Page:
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N.K. vows economic development without outside help amid stalled nuke talks

All Headlines 15:00 September 05, 2018

SEOUL, Sept. 5 (Yonhap) -- North Korea reiterated its resolve to push for economic development on its own Wednesday amid a stalemate in nuclear talks with the United States and sanctions in place blocking its economic cooperation with South Korea.

The Rodong Sinmun, the official newspaper of the ruling Workers' Party of Korea, called the United States-led sanctions on the North a plot to completely isolate and take it off the map.

"Never before have we ever thought about developing our economy with the help from outside," the newspaper said in a commentary, adding that solidarity, its own efforts and science and technology are the driving force behind its economic advance.

Its emphasis on economic development without outside support comes amid an apparent impasse in denuclearization talks between the North and the U.S. It is also timed with a South Korean presidential delegation's trip Wednesday to Pyongyang to arrange a third summit between the leaders of the two Koreas.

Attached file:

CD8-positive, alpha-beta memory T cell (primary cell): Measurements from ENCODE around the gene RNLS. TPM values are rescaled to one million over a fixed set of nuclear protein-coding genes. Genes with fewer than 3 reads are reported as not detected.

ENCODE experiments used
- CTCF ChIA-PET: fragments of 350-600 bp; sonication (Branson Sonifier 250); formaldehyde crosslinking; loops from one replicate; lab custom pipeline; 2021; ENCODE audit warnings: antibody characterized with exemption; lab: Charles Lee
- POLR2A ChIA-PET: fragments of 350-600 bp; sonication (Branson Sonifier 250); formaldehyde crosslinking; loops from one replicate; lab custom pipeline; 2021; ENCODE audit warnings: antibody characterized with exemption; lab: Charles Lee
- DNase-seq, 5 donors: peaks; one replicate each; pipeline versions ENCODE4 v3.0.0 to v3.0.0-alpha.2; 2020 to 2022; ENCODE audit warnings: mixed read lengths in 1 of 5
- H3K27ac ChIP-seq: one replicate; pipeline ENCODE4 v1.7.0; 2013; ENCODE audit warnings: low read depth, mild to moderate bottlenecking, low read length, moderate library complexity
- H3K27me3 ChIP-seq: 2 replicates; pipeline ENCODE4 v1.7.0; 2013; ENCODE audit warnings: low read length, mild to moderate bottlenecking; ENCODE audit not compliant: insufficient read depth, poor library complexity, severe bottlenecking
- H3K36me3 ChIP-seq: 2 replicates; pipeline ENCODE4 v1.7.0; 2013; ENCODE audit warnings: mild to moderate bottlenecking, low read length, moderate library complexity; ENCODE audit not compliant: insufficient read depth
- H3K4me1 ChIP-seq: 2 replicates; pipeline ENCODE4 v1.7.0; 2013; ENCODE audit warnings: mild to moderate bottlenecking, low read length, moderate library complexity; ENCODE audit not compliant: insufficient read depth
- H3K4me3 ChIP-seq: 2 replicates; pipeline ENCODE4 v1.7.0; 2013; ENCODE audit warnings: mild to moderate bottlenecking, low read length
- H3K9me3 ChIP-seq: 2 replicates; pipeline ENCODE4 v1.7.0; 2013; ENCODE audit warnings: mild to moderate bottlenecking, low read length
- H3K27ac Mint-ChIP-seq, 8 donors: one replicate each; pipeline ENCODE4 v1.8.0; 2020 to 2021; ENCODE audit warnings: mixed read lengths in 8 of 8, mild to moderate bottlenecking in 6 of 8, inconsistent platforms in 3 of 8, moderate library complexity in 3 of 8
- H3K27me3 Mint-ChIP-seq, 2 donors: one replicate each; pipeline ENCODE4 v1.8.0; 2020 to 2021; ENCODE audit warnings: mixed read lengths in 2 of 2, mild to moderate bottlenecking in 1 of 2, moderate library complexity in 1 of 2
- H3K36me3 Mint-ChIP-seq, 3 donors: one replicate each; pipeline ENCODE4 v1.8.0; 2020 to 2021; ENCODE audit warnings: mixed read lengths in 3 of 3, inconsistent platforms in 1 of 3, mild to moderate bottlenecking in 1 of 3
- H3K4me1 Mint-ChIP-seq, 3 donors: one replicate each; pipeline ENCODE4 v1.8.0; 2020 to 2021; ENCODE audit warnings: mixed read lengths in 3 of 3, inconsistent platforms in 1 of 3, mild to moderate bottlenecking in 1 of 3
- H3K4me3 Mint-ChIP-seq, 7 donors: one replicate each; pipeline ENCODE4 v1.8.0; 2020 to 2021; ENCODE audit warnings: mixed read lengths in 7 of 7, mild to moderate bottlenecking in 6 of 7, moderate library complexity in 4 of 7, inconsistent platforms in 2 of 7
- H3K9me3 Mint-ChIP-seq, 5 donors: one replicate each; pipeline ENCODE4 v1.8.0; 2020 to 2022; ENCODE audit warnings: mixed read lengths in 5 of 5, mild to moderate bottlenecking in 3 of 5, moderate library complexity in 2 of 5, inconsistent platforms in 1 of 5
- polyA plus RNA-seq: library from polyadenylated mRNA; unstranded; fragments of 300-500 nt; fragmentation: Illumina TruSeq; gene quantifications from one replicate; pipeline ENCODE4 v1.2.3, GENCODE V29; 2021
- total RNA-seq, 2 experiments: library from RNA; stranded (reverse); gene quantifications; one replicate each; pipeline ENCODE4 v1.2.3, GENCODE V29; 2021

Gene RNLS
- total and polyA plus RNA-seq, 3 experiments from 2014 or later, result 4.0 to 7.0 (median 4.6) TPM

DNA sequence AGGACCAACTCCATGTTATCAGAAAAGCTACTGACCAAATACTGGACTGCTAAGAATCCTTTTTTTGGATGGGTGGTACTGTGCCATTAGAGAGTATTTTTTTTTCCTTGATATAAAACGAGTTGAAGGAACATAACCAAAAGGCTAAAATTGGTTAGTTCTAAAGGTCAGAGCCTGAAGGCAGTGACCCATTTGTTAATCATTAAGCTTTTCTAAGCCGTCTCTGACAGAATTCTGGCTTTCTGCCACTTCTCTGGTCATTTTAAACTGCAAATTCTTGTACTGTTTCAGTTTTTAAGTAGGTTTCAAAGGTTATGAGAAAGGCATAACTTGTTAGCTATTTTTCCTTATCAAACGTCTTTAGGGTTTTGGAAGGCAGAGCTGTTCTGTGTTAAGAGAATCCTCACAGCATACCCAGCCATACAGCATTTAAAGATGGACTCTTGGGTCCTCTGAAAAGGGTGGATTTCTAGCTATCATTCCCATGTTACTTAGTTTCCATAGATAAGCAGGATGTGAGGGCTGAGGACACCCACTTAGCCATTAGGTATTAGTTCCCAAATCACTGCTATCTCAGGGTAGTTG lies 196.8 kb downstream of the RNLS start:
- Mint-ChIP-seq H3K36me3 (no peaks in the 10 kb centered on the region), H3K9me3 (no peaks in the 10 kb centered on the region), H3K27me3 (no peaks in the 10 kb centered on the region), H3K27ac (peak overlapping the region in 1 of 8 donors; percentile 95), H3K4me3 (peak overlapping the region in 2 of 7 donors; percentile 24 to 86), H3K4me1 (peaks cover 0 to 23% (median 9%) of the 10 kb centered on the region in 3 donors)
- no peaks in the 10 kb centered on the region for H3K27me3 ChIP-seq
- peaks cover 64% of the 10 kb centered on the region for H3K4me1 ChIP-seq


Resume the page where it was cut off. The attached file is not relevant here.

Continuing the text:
Washington says that sanctions should remain in place until the North takes substantive steps in giving up its nuclear weapons program. Stalled nuclear talks have taken their toll on burgeoning inter-Korean exchanges as the Seoul government is apparently under pressure from the U.S.

"Sanctions have been slapped on countries that have had any kind of transactions with us," the newspaper said, apparently pointing its fingers at the U.S. "It is aimed at completely isolating us and taking us off the map."

The newspaper earlier emphasized the importance of political self-reliance and rejected "prescriptions by imperialists." It also called for efforts to make hostile forces' plan to suffocate the North through stepped-up sanctions get nowhere.

Some observers said that the North's renewed focus on self-reliance could be seen as propaganda for its own people ahead of its 70th founding anniversary on Sunday.

They also see it as a tactic to raise the North's leverage in nuclear talks with the U.S. by showing that it is not so desperate in developing its economy through concessions it could receive in return for giving up its nuclear weapons.


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